Students analyze writings of Mr. Martin Luther King Jr. They read and discuss an article, and in pairs, research and analyze a written work or speech by Dr. King, create a mixed media collage to represent the text, and write an artist statement.
Young scholars examine the arguments for and against the United States involvement in the Vietnam War. In groups, they must assign the Vietnam War a just or unjust war using the techniques used to fight and the reasons used by the government to declare war. They present their ideas to the class making sure to support their arguments. To end the instructional activity, they develop viable alternates to war.
Students investigate the concept of foot soldiers with oral history. They are provided with primary and secondary resources. Students differentiate the terms of oral history versus the written record of history. They have class discussion to determine the validity of oral history.
Eleventh graders take a closer look at the Equal Rights Amendment (ERA). In this women's rights lesson, 11th graders read the Equal Rights Amendment as well as the "Feminine Mystique" and selections by Gloria Steinam and Phyllis Schalafly. Students analyze the provided texts and determine why the ERA failed.
Students consider which aspects of world around them have roots in 1960s, research and compare 1960s to today with regards to Civil and Women's Rights, Vietnam, counterculture, music, voting, and economic rights, and explore legacy of 1960s by interviewing several adults who were teenagers or older in that decade.
Students examine the clash between the North and the South. In this Civil War lesson plan, students watch segments of the Discovery video "The Civil War: A Nation Divided". Students conduct further research pertaining to the economies and other regional differences of the North and the South. Students write essays based on their impressions of Lincoln's speeches as well.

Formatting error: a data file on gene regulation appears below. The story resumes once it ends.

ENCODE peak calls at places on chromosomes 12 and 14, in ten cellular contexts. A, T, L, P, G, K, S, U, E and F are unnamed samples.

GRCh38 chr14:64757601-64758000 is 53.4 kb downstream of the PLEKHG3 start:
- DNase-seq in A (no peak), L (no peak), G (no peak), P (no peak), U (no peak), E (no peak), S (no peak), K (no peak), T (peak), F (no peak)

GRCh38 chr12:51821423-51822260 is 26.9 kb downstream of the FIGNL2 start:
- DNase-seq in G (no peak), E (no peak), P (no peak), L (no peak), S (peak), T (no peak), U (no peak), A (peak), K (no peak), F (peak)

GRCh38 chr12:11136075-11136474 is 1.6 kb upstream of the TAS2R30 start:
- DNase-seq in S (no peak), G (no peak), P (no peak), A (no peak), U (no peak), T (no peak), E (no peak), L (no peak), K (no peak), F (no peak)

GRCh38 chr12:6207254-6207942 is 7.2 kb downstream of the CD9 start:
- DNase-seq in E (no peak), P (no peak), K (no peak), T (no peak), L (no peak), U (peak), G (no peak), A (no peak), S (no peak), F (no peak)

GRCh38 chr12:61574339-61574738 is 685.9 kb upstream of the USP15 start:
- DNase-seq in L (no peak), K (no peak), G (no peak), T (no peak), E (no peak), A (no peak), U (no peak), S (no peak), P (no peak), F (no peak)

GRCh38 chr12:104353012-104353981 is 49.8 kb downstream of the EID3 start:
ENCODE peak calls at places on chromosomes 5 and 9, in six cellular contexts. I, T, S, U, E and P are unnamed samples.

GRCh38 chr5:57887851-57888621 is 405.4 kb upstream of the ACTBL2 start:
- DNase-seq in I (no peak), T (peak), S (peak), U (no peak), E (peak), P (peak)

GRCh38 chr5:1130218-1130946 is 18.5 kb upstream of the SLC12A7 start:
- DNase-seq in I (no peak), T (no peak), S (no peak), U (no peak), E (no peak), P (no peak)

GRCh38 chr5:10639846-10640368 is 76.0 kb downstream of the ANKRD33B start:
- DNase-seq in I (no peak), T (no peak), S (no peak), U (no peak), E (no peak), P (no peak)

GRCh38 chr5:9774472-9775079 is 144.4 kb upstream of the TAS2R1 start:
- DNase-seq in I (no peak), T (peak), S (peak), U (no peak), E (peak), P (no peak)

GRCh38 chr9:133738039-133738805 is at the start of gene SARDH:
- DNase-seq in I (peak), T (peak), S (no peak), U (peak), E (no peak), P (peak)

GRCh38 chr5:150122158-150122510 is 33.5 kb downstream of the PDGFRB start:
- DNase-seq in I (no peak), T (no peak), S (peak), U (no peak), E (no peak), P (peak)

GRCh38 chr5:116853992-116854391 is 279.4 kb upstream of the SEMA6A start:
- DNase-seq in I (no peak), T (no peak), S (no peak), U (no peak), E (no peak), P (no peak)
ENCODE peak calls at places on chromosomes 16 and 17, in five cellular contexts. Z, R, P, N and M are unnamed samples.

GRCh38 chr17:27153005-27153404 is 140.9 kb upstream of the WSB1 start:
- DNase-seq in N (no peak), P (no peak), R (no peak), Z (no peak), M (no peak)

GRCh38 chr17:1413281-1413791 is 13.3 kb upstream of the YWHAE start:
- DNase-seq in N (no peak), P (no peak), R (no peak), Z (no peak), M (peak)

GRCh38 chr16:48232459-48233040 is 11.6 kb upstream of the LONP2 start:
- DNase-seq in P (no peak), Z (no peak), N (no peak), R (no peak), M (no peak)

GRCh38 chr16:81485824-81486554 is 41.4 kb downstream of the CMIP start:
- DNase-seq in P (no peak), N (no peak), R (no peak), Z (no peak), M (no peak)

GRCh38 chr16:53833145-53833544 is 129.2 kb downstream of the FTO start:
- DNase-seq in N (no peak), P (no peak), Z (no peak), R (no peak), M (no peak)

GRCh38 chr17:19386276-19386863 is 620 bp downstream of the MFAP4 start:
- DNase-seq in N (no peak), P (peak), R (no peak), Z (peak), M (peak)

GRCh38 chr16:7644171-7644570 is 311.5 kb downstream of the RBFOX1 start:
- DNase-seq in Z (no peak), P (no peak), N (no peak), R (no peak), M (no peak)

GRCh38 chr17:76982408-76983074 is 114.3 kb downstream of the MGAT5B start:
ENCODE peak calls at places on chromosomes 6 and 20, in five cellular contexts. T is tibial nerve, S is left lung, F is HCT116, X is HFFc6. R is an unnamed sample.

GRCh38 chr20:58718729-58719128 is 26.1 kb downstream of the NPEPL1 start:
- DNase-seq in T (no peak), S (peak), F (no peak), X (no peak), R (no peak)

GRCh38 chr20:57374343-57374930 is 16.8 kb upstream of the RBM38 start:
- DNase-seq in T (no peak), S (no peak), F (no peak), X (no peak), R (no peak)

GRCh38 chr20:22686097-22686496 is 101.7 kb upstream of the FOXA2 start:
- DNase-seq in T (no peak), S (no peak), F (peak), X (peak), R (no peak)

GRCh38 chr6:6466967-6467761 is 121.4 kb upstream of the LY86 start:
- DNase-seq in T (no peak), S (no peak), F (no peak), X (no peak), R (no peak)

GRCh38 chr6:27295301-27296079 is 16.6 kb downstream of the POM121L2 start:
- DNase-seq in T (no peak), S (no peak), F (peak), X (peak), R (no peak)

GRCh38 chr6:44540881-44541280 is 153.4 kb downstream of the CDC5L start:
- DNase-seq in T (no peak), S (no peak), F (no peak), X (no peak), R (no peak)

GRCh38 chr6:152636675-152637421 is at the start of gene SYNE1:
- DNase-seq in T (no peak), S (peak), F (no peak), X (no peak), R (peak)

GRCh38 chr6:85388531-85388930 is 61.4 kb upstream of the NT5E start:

Students conduct research on an Alabama citizen who has made a difference in the state. They conduct Internet research, and create a PowerPoint presentation, newsletter, brochure, or web page presentation showcasing the life and accomplishments of a selected citizen of Alabama.
Eighth graders study the historical significance of the Korean and Vietnam Wars in this unit of study. They investigate the different ideologies that were involved and examine the effect of the wars on local veterans.
Learners examine the lives of refugees. In this human rights lesson, students use the provided refugee cards to play games that require them to learn details about the lives of the refugees.
Pupils research the Civil War and the Battle of Gettysburg. In this Gettysburg instructional activity, students analyze journals and letters written by the Gettysburg soldiers. Pupils define Civil War soldier vocabulary words. Students compare and contrast the two drafts of the Gettysburg Address, learn about the leaders of the war in a power point, rewrite 3 paragraphs of the Gettysburg Address, and complete a creative project.